Cross section of a SMR based power plant. (Image: Rolls Royce)
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Rolls-Royce’s 470 MWe Small Modular Reactor (SMR) design moves forward to Step 2 of the Generic Design Assessment (GDA), having successfully completed Step 1. The factory-built SMR generates low-carbon electricity capable of powering a million homes for 60 years. The innovative modular approach reduces on-site construction, offering a competitive low-cost solution compared to traditional nuclear power solutions. Rolls-Royce SMR aims to make low-carbon nuclear power commercially available worldwide, providing a reliable and affordable solution for achieving Net Zero targets.

Step 2: fundamental assessment stage

In the second stage of GDA, Rolls-Royce SMR’s design will undergo a detailed technical assessment by the Office for Nuclear Regulation, Environment Agency, and Natural Resources Wales. During this process, the regulatory bodies will ensure that the design meets safety, security, safeguards, and environmental protection standards. To facilitate public feedback, Rolls-Royce SMR has launched a dedicated website where comments and questions can be submitted.

Utilising standard nuclear energy technology from over 400 reactors worldwide, Rolls-Royce SMR received £210 million in grant funding in 2021, administered by UKRI, to accelerate the design and pass GDA Stage 2. With a power output of 470 MW, the SMR is equivalent to 150 onshore wind turbines and offers consistent baseload generation for six decades. Public feedback will be incorporated into the GDA process and published anonymously on the Rolls-Royce SMR GDA website.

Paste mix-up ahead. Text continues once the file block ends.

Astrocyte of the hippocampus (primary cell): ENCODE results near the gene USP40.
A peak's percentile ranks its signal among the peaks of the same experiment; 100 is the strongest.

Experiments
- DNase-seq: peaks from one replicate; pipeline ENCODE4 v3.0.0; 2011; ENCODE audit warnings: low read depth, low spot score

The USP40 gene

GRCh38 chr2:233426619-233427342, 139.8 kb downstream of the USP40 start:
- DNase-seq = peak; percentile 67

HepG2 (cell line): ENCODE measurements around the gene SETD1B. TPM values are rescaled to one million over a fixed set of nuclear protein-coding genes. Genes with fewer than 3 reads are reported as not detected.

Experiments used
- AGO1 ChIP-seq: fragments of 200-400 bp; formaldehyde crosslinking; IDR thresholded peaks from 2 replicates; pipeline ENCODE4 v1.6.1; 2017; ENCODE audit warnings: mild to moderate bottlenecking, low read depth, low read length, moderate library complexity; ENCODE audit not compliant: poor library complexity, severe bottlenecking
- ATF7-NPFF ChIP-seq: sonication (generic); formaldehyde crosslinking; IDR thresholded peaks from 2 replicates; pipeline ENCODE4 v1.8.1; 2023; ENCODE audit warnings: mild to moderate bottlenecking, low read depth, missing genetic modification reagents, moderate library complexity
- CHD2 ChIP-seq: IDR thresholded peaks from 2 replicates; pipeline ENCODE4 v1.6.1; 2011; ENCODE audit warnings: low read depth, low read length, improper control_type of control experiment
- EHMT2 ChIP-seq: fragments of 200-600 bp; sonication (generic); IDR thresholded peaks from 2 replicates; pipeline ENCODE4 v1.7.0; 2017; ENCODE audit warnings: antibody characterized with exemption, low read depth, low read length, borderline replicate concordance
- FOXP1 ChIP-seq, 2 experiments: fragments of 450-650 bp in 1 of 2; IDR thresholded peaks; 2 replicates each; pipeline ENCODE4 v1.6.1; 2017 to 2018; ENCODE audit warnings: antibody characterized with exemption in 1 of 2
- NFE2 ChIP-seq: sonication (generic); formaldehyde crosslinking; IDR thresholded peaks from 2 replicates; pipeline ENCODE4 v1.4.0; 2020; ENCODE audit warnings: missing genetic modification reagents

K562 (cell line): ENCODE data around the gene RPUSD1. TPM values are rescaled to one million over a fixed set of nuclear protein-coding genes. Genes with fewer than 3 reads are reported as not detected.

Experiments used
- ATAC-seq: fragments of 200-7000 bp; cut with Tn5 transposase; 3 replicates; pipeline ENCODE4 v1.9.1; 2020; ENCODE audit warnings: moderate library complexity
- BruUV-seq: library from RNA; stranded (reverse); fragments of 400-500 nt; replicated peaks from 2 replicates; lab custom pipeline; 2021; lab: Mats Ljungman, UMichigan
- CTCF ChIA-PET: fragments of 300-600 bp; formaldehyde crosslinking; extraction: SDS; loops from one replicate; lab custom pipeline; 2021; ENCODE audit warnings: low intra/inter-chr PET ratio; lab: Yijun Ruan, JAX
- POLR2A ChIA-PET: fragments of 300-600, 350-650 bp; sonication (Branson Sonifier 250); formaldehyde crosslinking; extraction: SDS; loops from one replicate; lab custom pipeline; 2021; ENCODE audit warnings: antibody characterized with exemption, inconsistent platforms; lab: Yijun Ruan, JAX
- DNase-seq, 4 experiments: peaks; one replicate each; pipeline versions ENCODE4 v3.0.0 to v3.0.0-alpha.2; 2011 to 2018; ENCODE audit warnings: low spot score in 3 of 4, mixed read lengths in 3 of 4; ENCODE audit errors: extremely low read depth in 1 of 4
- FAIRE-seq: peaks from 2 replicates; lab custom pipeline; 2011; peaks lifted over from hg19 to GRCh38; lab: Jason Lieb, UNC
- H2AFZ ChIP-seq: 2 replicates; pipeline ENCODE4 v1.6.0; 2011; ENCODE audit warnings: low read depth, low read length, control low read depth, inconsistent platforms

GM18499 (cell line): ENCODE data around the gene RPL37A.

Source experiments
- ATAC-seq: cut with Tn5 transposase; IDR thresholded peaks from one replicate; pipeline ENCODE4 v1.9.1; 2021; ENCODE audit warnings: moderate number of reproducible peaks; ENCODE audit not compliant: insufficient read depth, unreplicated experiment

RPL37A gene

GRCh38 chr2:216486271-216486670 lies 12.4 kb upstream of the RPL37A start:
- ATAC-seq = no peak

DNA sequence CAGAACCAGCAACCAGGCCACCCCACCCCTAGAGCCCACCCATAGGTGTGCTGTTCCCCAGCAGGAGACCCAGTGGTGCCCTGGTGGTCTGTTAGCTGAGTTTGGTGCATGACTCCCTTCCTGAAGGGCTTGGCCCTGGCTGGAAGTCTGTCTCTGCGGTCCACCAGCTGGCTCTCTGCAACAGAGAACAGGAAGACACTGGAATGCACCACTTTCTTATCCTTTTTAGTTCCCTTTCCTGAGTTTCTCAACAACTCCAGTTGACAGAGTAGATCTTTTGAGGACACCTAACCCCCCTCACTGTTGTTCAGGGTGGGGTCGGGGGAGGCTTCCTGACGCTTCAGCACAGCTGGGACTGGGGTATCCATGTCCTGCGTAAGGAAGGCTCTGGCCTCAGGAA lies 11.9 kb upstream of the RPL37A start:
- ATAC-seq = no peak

Addressing global challenges

Rolls-Royce SMR’s vision is driven by global challenges such as increasing electrification, a growing hydrogen economy, the emergence of e-fuels and synthetic aviation fuels, population growth, and the rising demand for constant power sources. By offering a new approach to nuclear power using factory-built modularisation techniques, the company aims to provide a low-cost solution competitive with renewables while reducing on-site construction and minimising environmental impact.

The modular design combines standard components with advanced manufacturing, operating at more than 92% availability for 60 years. This innovative solution supports decarbonisation in various sectors, including electricity, heat, and transportation, and assists governments and industrial companies in achieving their Net Zero targets.

Modular approach and future potential

Rolls-Royce SMR’s unique approach involves around 90% of the plant being factory fabricated and delivered as modules to the prepared site, where it is assembled and commissioned under a turnkey Engineering, Manufacture, Assembly (EMA) contract. This method reduces costs, risks, and lead-time while ensuring quality improvements. Paul Stein, Rolls-Royce Chief Technology Officer, stated, “The UK SMR heralds a new approach to the cost of nuclear power by broadly rethinking the manufacturing and construction methods… This is a pressurised water reactor of a type we know and love”.

UK Secretary of State for Business, Energy and Industrial Strategy, Rt Hon. Kwasi Kwarteng, emphasised the importance of SMR technology in the country’s nuclear future, stating, “Small Modular Reactor technology is very much at the centre of what the Prime Minister outlined in the 10-Point Plan… SMRs will certainly play a part in our nuclear future”. With a flexible design suitable for various geographical areas, SMRs offer a significant opportunity for low-carbon energy generation and decarbonisation across multiple sectors.